Soon Eti and Abed had us all sitting in a large circle and the "proceedings" began with the singing of the popular Hebrew song "Hinei mah tov u’mah naim shevet achim beyahad: (How good and pleasant it is when brothers are sitting together.) Eti produced a scrap book in which she had already begun to record the history of the school – beginning with photographs of the bare site taken about a year ago. (The flashing of bulbs this morning assured me that there will be ample record of this moment too.)

The one serious note was struck by Father Bruno who, as Founder of Neve Shalom, said how he regarded this moment as the peak of fourteen years of struggle, hard work and dedication by a wonderful group of people who had stuck to their ideals and were now being rewarded by witnessing this most important step forwards towards the realization of their goals. He likened the opening of the school to the growth before the tree itself grows and bears fruit. Turning to the children he told them to remember this day well because, in years to come, when the Neve Shalom school has perhaps hundreds of Arab and Jewish pupils, they will be able to say with a great deal of pride that they were the first; and they should notice everything today so that they will be able to describe it and to relive the excitement and the happiness they were feeling now…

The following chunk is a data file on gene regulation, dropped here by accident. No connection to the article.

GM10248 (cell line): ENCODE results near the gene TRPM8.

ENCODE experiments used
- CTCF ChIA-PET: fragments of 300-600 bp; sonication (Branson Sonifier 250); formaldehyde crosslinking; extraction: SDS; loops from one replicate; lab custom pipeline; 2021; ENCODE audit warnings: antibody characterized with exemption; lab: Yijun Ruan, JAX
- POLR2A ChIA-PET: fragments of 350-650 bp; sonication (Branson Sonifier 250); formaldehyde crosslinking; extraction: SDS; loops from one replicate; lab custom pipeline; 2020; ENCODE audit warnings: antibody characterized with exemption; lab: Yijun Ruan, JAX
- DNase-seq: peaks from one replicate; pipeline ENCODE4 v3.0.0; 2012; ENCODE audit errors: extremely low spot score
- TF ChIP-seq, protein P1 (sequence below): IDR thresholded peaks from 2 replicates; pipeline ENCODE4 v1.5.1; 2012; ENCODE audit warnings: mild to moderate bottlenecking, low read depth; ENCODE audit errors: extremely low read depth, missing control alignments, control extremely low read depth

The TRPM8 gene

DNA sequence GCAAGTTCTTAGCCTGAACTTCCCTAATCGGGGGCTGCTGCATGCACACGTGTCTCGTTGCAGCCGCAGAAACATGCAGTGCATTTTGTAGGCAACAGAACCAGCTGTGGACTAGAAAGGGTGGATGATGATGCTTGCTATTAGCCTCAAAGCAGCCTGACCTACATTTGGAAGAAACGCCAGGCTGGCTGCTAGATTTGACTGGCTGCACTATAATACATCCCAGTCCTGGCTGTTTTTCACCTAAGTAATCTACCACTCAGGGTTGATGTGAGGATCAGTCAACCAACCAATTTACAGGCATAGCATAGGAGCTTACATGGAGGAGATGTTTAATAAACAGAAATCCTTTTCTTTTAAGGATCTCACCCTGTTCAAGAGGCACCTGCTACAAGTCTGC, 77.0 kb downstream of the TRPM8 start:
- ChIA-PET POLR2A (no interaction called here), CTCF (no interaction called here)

As the parents kissed their children goodbye and went their various ways, and all the others left to continue their normal daily work and activities, I slipped back into the classroom and watched the children settling down in their different corners, each eager to explore the new facilities and equipment provided for them. The mixture of languages was already audible – particularly because three of the children are "newcomers" to Neve Shalom (two families having arrived within the last two weeks).  But there was no difference when it came to the eagerness, excitement and anticipation on the faces of the children.

What an opportunity; what hope; what confidence.

Inevitably I allowed my mind to project itself 15 or 20 years ahead when these children will be young adults. I wondered if they will still be sitting together unquestioning, relaxed, untroubled. I had to ask myself the question – what is the world going to do to them? Will they be allowed to continue in this way? What can we do; what dare we do but hope… and continue the work just starting in this one classroom, in this tiny community?

As I am thinking now of the significance of the work we have just begun, I am awed by its magnitude… and very proud to be even a small part of it.

So can you blame me for wanting to share all this with you? For you are our friends, the people who understand, support and encourage us and are associated with our ambitious aims. You are the people of vision and foresight who will determine the success or failure of what was started here this morning. Do you blame me for wanting to describe it to you in this way?

From Neve shalom, the Oasis of Peace – with hope.

Sincerely,

Coral.


 

* It became common to refer to the village with its full Hebrew/Arabic name ("Neve Shalom/Wahat al-Salam") only later.